Jens Ploetner, the political director at the German Foreign Ministry, who arrived in the Iranian capital on Thursday, met with Iranian Deputy Foreign Minister Abbas Araqchi, during which he said his country will “remain committed” to the agreement, officially known as the Joint Comprehensive Plan of Action (JCPOA), Press TV reported.
He also said, “European countries will keep up their efforts and consultations aimed at meeting Iran’s demands and preserving the JCPOA.”
Araqchi likewise reminded that Iran’s self-restraint in the face of Europe’s inaction had reached its end, and that the deal’s other parties had to meet their contractual obligations too.
Earlier in the day, a German diplomatic source told Reuters that “at the center of the political director's visit is the preservation of the Vienna nuclear accord."
The agreement was made between the P5+1 group of states – the United States, the UK, France, Russia, and China plus Germany – and the Islamic Republic in Vienna in July 2015.
Under the JCPOA, Iran undertook to put limits on its nuclear program in exchange for the removal of nuclear-related sanctions.
The JCPOA was hailed as a pillar of regional and international peace and security, and ratified in the form of a United Nations Security Council resolution, making adherence to it an international legal obligation.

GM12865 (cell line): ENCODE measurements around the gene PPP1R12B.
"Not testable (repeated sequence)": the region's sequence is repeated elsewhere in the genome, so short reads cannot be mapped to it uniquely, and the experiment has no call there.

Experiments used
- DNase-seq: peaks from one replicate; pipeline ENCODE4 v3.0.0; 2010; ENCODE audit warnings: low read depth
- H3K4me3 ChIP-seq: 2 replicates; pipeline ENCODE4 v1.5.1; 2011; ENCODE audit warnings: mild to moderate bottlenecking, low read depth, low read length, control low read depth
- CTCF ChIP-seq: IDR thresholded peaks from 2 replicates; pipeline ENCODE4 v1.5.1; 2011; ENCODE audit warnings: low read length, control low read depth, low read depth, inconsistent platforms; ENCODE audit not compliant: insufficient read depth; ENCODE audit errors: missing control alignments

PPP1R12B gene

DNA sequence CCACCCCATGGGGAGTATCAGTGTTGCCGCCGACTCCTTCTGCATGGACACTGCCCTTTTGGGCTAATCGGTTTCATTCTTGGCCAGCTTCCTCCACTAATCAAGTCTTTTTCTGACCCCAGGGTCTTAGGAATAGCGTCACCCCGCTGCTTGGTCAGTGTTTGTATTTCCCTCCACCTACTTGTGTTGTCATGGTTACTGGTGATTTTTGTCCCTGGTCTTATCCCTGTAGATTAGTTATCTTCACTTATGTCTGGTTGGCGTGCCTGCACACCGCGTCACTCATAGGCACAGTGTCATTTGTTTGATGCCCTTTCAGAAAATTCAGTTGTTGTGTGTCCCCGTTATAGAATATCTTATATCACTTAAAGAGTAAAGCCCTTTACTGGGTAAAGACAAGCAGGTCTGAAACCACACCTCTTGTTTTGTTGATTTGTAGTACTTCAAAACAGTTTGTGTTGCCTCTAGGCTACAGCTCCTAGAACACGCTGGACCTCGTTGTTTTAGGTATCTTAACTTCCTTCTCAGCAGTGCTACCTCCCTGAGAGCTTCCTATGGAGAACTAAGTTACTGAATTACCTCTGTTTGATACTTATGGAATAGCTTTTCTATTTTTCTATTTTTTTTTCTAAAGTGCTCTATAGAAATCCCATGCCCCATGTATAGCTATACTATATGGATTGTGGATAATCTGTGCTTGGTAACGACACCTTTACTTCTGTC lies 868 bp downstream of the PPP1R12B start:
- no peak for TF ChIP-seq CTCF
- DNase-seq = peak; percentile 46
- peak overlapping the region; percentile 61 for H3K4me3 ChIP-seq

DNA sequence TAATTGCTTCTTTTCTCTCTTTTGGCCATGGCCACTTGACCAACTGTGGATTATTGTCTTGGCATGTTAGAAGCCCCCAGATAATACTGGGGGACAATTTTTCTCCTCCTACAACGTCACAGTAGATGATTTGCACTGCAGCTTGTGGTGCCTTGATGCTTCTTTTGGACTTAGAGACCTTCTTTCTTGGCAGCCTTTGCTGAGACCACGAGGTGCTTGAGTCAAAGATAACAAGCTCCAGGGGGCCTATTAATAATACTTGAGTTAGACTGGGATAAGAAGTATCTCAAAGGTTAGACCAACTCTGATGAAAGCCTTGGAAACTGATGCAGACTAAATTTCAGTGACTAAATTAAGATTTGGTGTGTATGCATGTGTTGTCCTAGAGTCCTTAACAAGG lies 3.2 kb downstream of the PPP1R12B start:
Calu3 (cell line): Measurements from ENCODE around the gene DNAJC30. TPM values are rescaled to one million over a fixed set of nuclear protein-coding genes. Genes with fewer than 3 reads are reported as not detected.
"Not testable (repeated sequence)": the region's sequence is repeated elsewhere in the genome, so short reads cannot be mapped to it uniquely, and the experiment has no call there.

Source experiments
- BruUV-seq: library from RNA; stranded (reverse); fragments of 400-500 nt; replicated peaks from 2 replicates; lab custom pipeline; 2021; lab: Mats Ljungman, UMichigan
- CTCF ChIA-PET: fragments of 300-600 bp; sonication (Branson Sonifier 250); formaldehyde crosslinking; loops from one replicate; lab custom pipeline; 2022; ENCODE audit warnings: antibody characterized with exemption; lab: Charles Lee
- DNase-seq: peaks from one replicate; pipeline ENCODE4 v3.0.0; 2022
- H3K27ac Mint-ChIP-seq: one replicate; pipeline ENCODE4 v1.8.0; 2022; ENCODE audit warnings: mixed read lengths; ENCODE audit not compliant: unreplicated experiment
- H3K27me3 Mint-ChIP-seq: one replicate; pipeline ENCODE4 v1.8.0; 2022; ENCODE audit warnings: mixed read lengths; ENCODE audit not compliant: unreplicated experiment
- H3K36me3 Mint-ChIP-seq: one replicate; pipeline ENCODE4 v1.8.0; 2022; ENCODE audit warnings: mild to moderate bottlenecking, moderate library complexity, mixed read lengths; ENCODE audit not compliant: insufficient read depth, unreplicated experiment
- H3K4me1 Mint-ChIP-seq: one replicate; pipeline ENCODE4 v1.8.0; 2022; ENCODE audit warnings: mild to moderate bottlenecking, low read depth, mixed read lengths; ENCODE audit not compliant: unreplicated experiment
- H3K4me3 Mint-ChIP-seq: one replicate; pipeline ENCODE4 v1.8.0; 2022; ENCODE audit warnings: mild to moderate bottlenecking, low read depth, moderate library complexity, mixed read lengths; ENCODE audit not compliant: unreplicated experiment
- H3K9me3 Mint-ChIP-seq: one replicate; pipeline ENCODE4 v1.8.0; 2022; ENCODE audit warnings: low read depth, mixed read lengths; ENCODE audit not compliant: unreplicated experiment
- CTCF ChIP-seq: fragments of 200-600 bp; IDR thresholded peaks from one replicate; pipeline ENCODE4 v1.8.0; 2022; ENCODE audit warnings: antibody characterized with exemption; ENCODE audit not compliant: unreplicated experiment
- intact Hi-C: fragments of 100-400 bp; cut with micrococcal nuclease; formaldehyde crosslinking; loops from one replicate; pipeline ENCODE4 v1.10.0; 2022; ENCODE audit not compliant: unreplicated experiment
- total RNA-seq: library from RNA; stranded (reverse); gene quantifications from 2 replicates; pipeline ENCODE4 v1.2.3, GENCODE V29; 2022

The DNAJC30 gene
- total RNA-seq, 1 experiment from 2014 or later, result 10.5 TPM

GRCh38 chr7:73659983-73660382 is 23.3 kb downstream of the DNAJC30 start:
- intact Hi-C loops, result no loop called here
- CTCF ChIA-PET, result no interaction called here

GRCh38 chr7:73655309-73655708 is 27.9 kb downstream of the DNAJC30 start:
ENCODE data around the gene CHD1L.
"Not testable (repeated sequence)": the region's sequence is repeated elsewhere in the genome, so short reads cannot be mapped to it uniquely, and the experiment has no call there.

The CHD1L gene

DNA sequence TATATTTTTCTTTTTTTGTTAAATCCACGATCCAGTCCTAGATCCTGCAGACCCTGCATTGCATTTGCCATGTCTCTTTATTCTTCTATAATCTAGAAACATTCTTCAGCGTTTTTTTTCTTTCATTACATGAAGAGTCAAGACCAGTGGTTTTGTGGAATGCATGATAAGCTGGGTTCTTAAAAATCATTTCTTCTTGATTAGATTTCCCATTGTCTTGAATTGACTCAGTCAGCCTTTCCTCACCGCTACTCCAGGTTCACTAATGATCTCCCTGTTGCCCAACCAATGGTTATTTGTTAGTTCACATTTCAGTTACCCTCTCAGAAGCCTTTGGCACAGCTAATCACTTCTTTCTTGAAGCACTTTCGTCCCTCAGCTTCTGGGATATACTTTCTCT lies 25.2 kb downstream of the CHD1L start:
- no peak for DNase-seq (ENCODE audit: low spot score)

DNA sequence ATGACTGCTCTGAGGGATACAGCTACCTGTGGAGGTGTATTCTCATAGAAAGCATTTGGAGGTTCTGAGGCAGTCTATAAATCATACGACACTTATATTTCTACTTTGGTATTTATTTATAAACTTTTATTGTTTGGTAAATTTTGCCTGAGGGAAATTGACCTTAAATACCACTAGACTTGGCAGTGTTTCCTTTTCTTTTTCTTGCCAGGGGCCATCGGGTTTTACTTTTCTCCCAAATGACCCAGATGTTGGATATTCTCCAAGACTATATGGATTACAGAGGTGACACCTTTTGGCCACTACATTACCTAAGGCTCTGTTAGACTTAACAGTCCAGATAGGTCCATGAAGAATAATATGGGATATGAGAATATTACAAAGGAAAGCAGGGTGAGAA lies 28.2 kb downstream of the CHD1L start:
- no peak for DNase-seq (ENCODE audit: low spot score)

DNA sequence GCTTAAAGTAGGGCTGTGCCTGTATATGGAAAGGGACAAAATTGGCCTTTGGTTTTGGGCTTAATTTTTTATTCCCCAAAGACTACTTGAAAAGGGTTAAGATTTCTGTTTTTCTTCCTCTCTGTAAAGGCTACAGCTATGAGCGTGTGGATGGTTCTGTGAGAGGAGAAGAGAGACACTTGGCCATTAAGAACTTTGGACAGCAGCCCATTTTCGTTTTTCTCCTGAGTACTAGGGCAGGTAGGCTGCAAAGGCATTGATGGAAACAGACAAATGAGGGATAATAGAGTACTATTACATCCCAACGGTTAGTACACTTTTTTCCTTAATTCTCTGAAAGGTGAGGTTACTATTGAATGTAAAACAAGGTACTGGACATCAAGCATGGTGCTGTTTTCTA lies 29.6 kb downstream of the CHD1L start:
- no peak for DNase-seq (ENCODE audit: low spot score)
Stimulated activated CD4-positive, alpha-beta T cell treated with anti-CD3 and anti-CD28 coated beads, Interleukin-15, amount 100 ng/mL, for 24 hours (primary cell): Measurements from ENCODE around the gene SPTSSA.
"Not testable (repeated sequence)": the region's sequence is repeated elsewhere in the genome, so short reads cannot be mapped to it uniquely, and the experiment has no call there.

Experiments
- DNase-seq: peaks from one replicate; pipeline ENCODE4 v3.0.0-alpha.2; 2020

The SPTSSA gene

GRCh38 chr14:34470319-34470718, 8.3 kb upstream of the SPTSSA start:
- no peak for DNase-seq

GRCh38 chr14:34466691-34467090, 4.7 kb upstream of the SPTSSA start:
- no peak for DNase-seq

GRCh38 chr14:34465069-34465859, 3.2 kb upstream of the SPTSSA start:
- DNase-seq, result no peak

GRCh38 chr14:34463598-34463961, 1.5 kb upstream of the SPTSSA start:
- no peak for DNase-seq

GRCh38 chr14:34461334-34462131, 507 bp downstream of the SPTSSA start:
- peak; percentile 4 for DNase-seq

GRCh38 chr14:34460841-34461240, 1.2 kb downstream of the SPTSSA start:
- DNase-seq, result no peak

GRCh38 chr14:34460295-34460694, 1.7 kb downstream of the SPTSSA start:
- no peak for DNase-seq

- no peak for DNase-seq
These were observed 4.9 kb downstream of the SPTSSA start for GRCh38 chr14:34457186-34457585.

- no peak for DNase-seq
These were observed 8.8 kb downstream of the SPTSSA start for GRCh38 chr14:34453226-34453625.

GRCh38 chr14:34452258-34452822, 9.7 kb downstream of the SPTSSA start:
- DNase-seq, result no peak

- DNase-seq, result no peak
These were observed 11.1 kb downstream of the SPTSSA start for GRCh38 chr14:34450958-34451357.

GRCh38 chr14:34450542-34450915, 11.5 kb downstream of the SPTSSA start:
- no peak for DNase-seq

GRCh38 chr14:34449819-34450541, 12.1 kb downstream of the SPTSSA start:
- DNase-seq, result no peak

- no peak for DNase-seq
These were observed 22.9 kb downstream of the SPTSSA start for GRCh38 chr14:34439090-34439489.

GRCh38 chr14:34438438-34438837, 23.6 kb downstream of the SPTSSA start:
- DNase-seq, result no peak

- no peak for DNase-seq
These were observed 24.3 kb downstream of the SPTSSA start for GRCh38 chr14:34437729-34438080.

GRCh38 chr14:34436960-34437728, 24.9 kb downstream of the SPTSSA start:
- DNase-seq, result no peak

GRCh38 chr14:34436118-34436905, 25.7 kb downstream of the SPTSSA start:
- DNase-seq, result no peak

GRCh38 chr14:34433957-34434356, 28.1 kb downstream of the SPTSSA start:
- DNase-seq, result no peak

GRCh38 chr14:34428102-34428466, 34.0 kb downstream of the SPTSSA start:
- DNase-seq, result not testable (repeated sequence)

However, the US left it last May, and reinstated the sanctions. It also began threatening the countries retaining their trade with Iran, as the agreement allows, with “secondary sanctions.”
Upon the US departure, Iran began urging the deal’s other signatories to keep their end of the bargain and do not let the US pressure affect their transactions with Tehran.
Bowing under Washington’s pressure, however, Europe has only been throwing verbal support behind the deal.
On the first anniversary of the US withdrawal from the nuclear deal, Iran announced that it would suspend the implementation of some of its commitments under the deal.
Iran said that it would stop exporting excess uranium and heavy water, setting a 60-day deadline for the five remaining parties to the deal to take practical measures toward ensuring its interests in the face of the American sanctions.